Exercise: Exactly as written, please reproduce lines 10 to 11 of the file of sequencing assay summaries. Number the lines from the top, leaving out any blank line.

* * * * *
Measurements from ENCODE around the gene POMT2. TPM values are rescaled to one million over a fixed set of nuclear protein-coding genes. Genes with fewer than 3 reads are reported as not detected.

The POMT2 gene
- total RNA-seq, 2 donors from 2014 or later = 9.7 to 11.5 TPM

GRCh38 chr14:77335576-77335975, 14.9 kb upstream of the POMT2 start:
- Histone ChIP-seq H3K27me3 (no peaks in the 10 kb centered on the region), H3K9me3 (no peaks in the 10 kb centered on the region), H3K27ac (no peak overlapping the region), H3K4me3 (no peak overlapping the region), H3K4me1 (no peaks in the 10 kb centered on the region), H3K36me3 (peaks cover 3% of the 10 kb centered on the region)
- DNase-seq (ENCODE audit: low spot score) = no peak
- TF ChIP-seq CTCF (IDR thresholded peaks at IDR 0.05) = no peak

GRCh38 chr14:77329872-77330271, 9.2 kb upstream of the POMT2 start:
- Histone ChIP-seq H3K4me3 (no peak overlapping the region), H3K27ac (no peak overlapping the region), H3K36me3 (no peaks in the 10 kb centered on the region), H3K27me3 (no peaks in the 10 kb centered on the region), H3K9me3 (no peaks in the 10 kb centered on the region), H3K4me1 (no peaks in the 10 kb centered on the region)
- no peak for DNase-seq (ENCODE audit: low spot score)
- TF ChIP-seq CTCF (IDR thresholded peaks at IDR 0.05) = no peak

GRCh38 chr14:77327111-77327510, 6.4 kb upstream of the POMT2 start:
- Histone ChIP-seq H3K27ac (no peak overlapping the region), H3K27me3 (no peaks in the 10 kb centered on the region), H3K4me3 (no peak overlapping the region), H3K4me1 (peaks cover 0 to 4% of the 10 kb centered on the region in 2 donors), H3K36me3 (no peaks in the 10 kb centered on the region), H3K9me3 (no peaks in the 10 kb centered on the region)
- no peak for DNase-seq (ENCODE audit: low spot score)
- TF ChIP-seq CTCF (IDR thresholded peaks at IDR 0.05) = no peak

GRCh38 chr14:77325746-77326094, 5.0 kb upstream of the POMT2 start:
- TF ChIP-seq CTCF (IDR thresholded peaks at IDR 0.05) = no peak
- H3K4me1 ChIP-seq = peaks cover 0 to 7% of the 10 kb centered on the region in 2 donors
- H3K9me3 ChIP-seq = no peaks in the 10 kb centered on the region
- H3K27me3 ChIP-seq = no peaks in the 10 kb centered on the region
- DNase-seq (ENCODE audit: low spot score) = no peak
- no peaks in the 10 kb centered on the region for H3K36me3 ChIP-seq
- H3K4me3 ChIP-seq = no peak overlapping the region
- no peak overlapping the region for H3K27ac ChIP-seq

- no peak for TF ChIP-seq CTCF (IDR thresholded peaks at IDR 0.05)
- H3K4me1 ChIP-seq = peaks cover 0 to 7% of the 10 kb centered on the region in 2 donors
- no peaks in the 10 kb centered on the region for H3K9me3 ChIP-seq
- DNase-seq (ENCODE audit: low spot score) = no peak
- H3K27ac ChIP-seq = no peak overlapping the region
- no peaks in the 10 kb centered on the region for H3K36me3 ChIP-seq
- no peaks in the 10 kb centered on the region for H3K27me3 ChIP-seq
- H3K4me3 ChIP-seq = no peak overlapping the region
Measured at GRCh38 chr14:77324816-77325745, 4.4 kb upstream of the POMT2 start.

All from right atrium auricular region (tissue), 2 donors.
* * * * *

- no peak for DNase-seq (ENCODE audit: low spot score)
- TF ChIP-seq CTCF (IDR thresholded peaks at IDR 0.05) = no peak